You’ve got to hand it to them

Published: August 28, 2008  |  Source: thechronicleherald.ca
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mem280808wheelsParaplegics cross country on special cycles to raise funds for medical research

THE OLDEST MEMBER of this small group of paraplegics is 65 but every single one of them is a powerhouse of upper body strength.

“It comes from 86 days of hand-pedalling across Canada,” Les McLaughlin said during a stop in Truro Thursday.

For the record, Mr. McLaughlin is 50 years old, the father of four and grandfather of four. The Brampton, Ont., man lost the use of his legs in 1999 after an accident on an all-terrain vehicle.

He is one of four men who braved the Rocky Mountains, torrential downpours and the boredom of the road in the hopes of raising enough funding to further research into the Regeneration of deadened nerves.

And they did it all on specially improvised vehicles that allow them to pedal with their hands.

“We’re out every day, wheeling along the highway and putting our body under physical stress, and it’s all for a great cause,” said Mr. McLaughlin.

“We looked like drowned rats last night after the downpour outside Truro but we soon got dried off.”

With the zeal of missionaries, Mr. McLaughlin, his fellow wheelers, manager and helpers are determined to raise enough funds to help revolutionary research being undertaken at McMaster University in Hamilton, Ont.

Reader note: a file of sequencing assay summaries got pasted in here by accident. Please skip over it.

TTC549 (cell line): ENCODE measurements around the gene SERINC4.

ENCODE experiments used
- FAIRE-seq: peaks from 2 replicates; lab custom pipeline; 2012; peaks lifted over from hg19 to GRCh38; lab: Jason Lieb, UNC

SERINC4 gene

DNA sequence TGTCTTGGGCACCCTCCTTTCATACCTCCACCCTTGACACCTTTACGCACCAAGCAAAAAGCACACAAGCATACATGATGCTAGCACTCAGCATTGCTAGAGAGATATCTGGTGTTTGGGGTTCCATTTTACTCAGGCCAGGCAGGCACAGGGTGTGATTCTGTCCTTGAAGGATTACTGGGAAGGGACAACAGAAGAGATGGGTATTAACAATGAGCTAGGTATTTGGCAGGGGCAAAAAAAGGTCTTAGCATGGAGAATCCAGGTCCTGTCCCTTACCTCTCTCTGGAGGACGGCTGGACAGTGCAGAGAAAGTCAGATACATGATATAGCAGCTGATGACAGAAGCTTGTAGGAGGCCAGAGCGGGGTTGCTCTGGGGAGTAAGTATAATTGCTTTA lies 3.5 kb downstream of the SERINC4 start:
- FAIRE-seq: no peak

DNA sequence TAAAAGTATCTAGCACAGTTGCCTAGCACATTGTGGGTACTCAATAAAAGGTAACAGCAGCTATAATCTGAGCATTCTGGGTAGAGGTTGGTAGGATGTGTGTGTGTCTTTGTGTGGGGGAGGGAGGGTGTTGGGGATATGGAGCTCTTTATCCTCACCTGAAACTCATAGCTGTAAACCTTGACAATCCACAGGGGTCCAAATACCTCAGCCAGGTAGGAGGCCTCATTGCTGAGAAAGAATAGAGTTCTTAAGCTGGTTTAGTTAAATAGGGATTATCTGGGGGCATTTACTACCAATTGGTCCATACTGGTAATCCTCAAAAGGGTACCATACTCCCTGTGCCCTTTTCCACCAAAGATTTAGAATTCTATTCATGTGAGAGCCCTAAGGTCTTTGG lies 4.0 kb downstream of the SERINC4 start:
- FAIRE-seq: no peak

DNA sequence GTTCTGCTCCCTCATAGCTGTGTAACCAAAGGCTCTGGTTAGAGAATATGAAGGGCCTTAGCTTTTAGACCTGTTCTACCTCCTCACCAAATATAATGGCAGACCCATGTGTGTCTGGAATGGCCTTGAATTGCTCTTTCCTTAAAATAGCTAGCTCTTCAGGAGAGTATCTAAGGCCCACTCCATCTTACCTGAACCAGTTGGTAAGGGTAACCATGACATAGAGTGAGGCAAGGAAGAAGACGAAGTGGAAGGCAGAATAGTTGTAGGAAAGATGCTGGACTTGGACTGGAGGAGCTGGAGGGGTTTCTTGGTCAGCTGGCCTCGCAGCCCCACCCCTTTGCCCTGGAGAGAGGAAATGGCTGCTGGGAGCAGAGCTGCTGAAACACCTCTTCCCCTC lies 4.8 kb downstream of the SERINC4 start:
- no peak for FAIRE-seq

“This research has been proven in rats,” he said.

“Paralyzed rats are now able to walk because of this research, and I believe some day I’ll walk again and so will anyone who has a spinal cord injury,” he said.

The research is being led by Dr. Michel Rathbone and Dr. Shucui Jiang.

Trials on rats with spinal cord injuries suggest the transplantation of adult cells from the animals’ own guts seem to lead to recovery of function. Since the cells are from the subject animal, there is less chance of rejection. Moreover, the team discovered one of the body’s naturally occurring molecules, guanosine, can stimulate stem cells in the spinal cord and help to insulate nerves.

The research could have applications in the treatment of Alzheimer’s disease, diabetes, stroke and Parkinson’s disease.

“When I talk to people along the way and I tell them I actually saw the rats walk after they had this treatment, they will sometimes have a tear in their eye,” Mr. McLaughlin said.

“With this research, human paralysis could be a thing of the past. . . . I’ll definitely walk again, I know that.”

The group plans to continue its journey, with stops in Halifax, North Sydney and Newfoundland.

Donations to the cause can be made through any branch of TD Canada Trust or through the campaign’s site at www.wheeltowalkcanada.org.

By MARY ELLEN MacINTYRE Truro Bureau